Ambassador Suzi LeVine ‘93 is a Senior Fellow at the Watson Institute for International & Public Affairs and has over twenty-five years of leadership experience in the public, private, and non-profit sectors. In the public sector, she served as the U.S. Ambassador to Switzerland and Liechtenstein, as Commissioner for Washington State’s Employment Security Department, and most recently as Acting Assistant Secretary at USDOL’s Employment and Training Administration. In the private and non-profit sectors, Suzi was a leader at Microsoft and Expedia, started nonprofits in the Jewish community and early learning spaces, and currently serves on several boards. She graduated from Brown in 1993 with degrees in English and Mechanical/Aerospace Engineering. In this interview, we discuss Suzi’s exceptional career in the private, public, and nonprofit sectors, the value of diversity in the workplace, and the importance of public service.
Matthew Shabino: What has it been like being back at your alma mater as a Senior Fellow with the Watson Institute?
Ambassador LeVine: It has been extraordinary. I have loved the opportunity to work with exceptional students, walk familiar paths, and engage in robust conversations and debates. It has helped me fall in love with Brown all over again. The school has grown and the students have changed, but the spirit and values of the university are still so strong. It reminds me of why I so deeply loved my Brown experience, and how much it shaped me and my work over the years.
What inspired you to get involved in public service?
Every day I wake up thinking about how I can make the world a better place. That stems from the Jewish value of Tikkun Olam (“repair the world”) with which I was raised, as well as the generations from which I come and the generations that I hope to inspire. I think we need to do what we want our world to be. We can’t just sit back and wait and hope, because that’s not a strategy. So I very much view Tikkun Olam as my North Star in a very non-linear career.
My time at Brown also contributed to my path. As an Engineering and English major, I was always thinking about, “How do the two sides of my brain connect?” This kind of thinking helped me progress my professional career along paths that gave me an opportunity to get exposed to public service leaders and elected officials.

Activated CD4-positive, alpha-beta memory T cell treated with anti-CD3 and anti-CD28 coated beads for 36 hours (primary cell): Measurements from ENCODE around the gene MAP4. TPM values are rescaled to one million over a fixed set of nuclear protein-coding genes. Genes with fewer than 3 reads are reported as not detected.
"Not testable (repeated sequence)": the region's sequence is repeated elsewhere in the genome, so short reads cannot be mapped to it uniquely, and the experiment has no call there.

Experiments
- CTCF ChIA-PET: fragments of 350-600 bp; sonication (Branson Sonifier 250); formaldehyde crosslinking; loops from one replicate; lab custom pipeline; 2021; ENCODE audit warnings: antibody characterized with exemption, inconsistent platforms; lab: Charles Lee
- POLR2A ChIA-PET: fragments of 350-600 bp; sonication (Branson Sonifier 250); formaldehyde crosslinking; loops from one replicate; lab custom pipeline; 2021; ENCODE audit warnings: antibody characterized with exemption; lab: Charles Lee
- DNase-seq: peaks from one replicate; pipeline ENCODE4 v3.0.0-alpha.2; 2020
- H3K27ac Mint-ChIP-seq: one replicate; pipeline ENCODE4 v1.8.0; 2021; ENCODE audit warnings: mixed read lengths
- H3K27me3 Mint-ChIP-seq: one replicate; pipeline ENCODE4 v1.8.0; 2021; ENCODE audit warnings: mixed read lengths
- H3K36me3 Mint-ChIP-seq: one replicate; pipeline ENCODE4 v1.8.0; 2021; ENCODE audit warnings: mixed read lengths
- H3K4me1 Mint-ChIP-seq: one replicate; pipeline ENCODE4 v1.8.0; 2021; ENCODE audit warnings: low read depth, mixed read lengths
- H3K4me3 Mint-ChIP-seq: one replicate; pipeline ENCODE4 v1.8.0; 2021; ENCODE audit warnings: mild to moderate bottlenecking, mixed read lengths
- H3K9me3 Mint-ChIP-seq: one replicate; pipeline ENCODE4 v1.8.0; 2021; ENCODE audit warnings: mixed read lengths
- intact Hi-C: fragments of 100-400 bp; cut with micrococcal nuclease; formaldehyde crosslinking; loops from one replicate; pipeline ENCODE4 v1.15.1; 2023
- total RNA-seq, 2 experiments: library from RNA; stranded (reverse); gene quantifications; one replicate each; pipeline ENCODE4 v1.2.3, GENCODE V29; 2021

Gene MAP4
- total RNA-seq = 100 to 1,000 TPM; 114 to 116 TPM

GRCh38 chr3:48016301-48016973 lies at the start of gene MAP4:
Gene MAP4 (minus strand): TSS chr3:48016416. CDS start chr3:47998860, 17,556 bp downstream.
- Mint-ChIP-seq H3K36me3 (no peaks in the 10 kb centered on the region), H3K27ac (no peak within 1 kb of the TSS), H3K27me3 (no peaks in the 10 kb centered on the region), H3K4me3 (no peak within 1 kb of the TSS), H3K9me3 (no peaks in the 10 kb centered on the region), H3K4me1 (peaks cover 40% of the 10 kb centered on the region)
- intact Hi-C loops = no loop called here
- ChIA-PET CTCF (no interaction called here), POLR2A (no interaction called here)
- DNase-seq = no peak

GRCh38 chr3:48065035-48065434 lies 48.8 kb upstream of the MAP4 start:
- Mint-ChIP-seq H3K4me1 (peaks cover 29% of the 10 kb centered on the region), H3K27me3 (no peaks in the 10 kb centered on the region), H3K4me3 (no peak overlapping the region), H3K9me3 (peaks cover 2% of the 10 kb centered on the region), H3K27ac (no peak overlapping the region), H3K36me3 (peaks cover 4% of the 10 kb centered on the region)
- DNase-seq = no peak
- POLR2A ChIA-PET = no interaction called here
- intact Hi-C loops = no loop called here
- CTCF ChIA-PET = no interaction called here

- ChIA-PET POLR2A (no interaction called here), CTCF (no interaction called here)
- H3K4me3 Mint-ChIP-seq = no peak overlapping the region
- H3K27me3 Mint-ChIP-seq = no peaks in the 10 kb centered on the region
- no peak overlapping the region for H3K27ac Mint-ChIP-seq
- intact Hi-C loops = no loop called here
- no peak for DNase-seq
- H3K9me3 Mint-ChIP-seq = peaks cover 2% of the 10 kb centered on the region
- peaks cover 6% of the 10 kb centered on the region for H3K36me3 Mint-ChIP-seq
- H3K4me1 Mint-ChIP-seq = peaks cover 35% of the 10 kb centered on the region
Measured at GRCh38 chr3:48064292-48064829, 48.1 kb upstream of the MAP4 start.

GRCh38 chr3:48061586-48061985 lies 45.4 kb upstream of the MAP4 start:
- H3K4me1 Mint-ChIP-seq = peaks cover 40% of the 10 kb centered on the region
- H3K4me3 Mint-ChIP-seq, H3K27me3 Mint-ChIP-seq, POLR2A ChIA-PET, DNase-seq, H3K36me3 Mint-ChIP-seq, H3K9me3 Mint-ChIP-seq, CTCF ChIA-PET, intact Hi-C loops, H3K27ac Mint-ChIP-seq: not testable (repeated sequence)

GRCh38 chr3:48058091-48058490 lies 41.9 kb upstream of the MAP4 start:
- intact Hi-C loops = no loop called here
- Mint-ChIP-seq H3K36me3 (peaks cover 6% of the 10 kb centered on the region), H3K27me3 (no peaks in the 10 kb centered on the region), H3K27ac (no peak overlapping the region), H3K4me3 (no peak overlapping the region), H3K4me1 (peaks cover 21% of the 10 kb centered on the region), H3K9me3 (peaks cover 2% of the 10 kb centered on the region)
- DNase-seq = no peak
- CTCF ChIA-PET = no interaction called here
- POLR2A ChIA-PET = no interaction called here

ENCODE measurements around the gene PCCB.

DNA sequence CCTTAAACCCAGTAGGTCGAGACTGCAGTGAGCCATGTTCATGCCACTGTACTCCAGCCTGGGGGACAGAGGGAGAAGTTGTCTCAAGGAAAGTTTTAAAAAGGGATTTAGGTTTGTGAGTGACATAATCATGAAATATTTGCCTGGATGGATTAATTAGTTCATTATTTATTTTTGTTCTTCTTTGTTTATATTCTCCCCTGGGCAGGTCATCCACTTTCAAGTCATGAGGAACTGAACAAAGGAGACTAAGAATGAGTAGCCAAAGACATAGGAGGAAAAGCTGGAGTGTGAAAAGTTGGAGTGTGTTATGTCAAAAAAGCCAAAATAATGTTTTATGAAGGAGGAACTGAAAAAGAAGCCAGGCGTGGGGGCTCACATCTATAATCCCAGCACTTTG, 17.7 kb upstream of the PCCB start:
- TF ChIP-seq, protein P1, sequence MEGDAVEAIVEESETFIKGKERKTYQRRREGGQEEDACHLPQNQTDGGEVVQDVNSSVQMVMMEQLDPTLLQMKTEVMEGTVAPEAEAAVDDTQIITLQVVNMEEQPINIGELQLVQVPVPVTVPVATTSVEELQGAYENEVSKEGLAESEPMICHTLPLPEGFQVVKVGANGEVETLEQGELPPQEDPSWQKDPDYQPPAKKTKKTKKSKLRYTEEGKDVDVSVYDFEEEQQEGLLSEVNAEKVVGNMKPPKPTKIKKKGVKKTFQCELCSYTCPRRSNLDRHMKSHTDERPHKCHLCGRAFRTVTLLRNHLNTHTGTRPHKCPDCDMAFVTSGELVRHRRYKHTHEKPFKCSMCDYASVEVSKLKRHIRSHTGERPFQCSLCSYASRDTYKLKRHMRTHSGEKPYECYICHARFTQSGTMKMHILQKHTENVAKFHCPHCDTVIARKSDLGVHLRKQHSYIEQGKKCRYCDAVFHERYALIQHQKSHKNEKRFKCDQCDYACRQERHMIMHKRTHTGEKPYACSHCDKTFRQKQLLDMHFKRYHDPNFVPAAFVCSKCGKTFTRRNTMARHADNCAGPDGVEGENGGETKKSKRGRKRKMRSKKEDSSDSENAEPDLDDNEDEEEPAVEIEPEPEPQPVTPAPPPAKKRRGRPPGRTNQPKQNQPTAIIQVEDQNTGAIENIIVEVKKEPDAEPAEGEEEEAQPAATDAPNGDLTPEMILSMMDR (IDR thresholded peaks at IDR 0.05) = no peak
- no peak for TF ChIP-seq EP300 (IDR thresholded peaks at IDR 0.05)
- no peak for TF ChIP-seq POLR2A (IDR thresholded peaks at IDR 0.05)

After graduating from Brown and before entering public service, you worked in the marketing department at Microsoft. Historically, the tech world has been very male-dominated. How did you navigate this lack of diversity while making sure that your voice was always heard?
I appreciate that question, especially coming from a guy. Men are going to be critical to how we solve these problems (and certainly women will be too). When I went into the technology industry, the first experience where I realized the profound value of gender diversity was during my first week on the job at Microsoft. They were naming a feature in MS-DOS and they had come up with the terrific name “Maxi Protection Technology.” When I heard this, I immediately raised my hand and said “Hey fellas, this sounds like something that you’ll use once a month.” Fortunately, they did not name this feature after a feminine hygiene product and instead named it Data Protection Technology. To make great products that meet everybody’s needs, you have to represent everybody in the room.
Even as an ambassador, as a woman, sometimes people couldn’t hear my voice, they could only hear a male voice. It’s clear to me that people hear different voices at different times, but there’s definitely still a bias towards male voices having authority, even from females who are listening. Now we’re getting better, and when you raise awareness of it, people are definitely better. But it’s going to take some time.
People often talk about the social value of diversity, which is that it’s the right thing to do, but there is also the economic value of diversity. There are now a ton of reports from McKinsey and others that show that more diverse teams are more creative, productive, and have better solutions. That’s why the Microsoft example is so important; if Microsoft had put out something called Maxi Protection Technology, they would have been the laughingstock of the industry. They would have not realized that if there hadn’t been a woman in the room to flag that issue. In my experience, I can’t tell you how many times I’ve been in a diverse workspace and people have flagged things that I would have never known.
Speaking of challenging yourself to have as many perspectives in the room as possible, how important do you think having a growth mindset is to success?